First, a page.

The Vestas plant in Brandenburg is already closed, and now Nordex in Rostock is also closing for good. But satellite images show: While the German wind power industry is languishing, the sector in Denmark is growing gigantically.
The employees at the Nordex plant in Rostock fought for their jobs until the very end. As recently as April, they staged a large-scale demonstration to avert the threat of closure. It was no use: At the end of June, the last rotor blade left the plant in the port area, 530 employees are now transferring to a transfer company, if they have not already started looking for other jobs. They will suffer the same fate as the 500 employees at Vestas’ Lauchhammer plant in Lusatia at the end of February. There, too, the factory was closed, and there, too, overcapacities on the market and location competition with the Far East are said to have been to blame for the misery.
Employees won’t have to travel that far for new jobs – at least if they speak a little Danish. While the wind power industry in Germany has experienced a decline in recent years that is fatally reminiscent of developments in the solar industry, the opposite story is playing out just north of the country’s border: The Danish wind power industry is booming, as shown by exclusive satellite images from LiveEO.
Almost every superlative that the industry is currently reporting is taking place in Denmark. The largest rotor blades, the most powerful generators, the largest foundations: All made in Denmark. Almost half of the total offshore energy installed in Europe, as recently calculated by a Danish industry association, was handled via the port of Esbjerg on the west coast of Jutland.
Images: LiveEO/Google Earth
The satellite images show just how impressive the development actually is. At the center of the Danish wind industry is the port of Esbjerg, whose location is ideally suited to reach the offshore facilities in the North Sea. It is from here that most of the components for the farms on Danish soil as well as those in British waters are delivered. The construction of the German wind farm Kaskasi – the only German offshore farm to be connected to the grid this year – is also being handled from here.
The satellite images show how much wind power has come to dominate the port: Only 15 years ago, only a single tower of a wind turbine is visible, otherwise smaller factory buildings and tanks dominate the picture – next to a lot of greenery. Then, over the years, the area of the port is expanded by more than a third, the new areas as well as all green spaces are now occupied by rotor blades and other wind power components.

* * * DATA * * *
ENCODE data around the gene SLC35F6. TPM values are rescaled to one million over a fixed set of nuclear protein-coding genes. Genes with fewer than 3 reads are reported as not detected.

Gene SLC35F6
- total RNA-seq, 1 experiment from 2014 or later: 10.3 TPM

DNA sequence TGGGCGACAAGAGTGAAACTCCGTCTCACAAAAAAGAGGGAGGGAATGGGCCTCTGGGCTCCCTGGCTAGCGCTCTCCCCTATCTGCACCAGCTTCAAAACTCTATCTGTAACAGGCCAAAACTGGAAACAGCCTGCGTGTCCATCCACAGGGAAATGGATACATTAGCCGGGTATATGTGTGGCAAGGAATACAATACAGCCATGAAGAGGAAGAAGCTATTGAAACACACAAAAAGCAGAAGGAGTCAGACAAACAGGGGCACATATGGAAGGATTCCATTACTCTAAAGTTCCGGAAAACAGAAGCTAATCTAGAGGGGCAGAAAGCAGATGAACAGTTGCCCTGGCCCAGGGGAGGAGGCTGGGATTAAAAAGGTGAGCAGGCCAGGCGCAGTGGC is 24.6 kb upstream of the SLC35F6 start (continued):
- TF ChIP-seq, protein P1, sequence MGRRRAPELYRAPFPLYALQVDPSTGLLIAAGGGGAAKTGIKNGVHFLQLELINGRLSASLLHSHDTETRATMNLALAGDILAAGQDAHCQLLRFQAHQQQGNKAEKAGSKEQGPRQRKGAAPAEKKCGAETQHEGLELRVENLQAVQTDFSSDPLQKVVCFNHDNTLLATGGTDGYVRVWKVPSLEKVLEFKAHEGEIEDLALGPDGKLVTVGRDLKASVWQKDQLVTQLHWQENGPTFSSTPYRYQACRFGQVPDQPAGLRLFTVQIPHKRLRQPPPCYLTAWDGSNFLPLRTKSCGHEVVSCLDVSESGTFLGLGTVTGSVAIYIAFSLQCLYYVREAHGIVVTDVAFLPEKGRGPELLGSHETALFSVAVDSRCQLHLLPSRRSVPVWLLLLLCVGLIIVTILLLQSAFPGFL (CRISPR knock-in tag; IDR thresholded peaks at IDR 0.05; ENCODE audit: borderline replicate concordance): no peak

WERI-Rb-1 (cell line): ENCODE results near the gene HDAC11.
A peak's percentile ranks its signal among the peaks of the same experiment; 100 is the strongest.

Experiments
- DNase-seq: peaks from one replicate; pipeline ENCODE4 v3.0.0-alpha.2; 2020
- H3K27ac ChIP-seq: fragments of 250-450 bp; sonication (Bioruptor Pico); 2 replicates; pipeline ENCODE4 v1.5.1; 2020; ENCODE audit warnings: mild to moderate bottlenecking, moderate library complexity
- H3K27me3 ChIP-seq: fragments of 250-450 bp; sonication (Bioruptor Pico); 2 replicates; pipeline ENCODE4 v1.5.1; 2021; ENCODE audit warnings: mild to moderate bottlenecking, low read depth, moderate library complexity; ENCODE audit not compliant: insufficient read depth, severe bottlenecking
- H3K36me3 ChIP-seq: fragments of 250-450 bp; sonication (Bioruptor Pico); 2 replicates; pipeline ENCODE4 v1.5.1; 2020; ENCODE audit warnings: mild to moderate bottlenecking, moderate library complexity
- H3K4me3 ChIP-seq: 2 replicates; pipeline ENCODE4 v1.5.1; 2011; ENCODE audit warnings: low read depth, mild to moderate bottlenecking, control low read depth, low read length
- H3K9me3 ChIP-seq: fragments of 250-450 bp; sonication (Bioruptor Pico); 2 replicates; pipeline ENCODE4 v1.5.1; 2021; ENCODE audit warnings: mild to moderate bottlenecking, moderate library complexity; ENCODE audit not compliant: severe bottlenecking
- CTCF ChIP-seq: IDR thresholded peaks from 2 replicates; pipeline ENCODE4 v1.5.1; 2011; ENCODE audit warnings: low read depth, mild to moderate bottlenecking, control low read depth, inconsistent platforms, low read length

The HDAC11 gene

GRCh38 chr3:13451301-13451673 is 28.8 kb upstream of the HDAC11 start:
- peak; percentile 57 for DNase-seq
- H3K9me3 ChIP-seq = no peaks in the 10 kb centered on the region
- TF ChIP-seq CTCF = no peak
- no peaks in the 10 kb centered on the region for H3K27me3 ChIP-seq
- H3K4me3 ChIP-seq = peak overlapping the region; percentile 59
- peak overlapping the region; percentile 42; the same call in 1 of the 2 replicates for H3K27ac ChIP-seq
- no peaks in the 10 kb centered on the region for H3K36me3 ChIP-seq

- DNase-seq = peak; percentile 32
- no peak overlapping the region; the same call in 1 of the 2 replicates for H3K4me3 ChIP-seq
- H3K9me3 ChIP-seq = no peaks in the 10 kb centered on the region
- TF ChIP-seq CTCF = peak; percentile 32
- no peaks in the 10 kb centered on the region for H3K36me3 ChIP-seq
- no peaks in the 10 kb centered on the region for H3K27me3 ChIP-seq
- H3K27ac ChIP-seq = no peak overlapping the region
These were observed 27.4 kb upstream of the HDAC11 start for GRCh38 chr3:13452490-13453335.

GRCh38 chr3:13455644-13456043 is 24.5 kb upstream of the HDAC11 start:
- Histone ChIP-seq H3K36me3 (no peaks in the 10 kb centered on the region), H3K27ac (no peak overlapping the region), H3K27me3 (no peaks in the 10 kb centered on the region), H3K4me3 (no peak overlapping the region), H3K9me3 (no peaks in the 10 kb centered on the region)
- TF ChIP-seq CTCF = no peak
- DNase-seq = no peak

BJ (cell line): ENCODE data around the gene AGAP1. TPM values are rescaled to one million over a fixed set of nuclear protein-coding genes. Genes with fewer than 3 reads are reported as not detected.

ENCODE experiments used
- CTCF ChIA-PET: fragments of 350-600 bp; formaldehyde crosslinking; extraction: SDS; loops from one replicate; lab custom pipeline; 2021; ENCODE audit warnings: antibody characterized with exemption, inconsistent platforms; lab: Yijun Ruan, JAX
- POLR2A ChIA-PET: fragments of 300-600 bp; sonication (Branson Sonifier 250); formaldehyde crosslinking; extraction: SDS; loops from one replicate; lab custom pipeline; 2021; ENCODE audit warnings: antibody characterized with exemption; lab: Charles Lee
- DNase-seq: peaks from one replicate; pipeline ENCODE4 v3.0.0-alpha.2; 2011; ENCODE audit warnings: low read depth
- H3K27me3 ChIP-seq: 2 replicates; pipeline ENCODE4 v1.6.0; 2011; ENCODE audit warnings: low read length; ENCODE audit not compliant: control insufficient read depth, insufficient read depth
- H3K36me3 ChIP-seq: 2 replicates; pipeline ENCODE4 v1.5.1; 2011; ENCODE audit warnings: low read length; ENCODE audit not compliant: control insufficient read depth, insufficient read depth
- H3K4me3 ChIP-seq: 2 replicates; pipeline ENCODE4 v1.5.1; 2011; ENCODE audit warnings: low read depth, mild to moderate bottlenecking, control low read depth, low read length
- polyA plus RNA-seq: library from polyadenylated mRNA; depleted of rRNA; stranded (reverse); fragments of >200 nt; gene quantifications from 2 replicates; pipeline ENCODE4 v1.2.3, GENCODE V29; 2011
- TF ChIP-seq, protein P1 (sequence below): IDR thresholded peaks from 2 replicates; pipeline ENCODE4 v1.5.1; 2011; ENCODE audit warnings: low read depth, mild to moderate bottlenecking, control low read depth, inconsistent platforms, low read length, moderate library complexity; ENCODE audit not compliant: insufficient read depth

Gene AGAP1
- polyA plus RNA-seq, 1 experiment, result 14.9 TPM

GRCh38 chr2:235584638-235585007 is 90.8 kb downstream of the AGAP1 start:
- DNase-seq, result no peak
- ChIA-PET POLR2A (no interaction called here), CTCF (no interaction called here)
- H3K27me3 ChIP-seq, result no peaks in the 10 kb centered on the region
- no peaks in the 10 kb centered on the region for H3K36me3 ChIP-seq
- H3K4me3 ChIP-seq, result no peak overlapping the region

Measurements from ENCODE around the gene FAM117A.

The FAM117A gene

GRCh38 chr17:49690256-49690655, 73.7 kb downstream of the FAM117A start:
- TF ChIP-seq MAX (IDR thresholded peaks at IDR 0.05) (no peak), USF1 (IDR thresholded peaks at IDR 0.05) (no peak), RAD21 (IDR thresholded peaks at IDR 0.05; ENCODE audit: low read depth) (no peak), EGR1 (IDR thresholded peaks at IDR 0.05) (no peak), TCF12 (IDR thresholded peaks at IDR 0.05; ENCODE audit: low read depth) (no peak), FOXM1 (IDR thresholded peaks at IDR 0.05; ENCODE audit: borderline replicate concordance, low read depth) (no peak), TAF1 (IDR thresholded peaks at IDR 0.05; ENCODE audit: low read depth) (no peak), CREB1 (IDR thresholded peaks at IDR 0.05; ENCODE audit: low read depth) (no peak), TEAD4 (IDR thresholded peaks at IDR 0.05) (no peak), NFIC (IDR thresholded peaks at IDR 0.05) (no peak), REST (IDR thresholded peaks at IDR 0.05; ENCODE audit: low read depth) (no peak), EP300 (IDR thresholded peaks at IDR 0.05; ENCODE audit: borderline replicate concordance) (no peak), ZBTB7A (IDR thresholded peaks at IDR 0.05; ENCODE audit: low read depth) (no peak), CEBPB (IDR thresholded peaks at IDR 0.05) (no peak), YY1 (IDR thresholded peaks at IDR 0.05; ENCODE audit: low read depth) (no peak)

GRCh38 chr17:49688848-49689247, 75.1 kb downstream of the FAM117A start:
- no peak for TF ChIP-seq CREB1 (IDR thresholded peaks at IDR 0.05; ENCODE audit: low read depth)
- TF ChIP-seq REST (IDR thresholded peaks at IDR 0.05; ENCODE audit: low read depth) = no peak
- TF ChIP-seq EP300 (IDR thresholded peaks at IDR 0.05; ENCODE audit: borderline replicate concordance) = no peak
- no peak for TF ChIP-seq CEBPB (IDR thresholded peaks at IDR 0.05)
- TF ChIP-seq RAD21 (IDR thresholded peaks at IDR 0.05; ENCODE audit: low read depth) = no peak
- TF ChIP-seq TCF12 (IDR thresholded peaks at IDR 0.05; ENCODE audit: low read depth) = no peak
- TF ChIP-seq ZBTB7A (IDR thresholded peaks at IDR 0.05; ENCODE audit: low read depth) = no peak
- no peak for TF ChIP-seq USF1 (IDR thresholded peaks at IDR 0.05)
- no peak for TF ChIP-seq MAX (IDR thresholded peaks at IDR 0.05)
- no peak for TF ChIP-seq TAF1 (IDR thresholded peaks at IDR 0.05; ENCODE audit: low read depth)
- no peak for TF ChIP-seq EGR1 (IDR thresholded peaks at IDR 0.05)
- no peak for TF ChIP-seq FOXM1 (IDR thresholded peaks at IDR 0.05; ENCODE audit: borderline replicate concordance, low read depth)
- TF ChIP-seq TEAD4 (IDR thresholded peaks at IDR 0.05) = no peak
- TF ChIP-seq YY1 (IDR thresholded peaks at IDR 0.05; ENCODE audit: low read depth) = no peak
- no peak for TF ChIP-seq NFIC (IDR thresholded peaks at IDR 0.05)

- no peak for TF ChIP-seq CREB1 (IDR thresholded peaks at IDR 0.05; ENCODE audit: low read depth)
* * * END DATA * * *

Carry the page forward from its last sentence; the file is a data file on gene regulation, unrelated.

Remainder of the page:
Not yet visible, but long in the planning stages, is the next stage in the development of the Esbjerg wind power cluster. By 2026, the city will fill in another L-shaped area in the south of the harbor, which will expand the harbor area by another 500,000 square meters, exclusively reserved for the expansion of the wind energy industry.
But even beyond the port of Esbjerg, the wind energy industry in Denmark has long been an important sector of the economy. After all, 2.3 percent of all private employees in the country are employed here. And thus dependent on a very special growth logic. The wind industry is more cyclical than any other. With each new generation of rotors, the turbines get bigger. And with them, all their components become larger, heavier and more complicated to transport. The selection process among the factories is correspondingly sharp: A production facility that may have been perfectly suitable for 80-meter-high rotors is no longer usable for 120-meter-high turbines, for example, because the next freeway access ramp can no longer be expanded and the ground must not be loaded with additional weights.
At least for the time being, however, most Danish locations are apparently well equipped for the gigantomania of the industry: For all components of the 15-megawatt class, which will be the measure of all things in the construction of offshore parks in the coming years, there are manufacturing sites in the country. For example, there is the port of Aalborg, on the east coast of Jutland.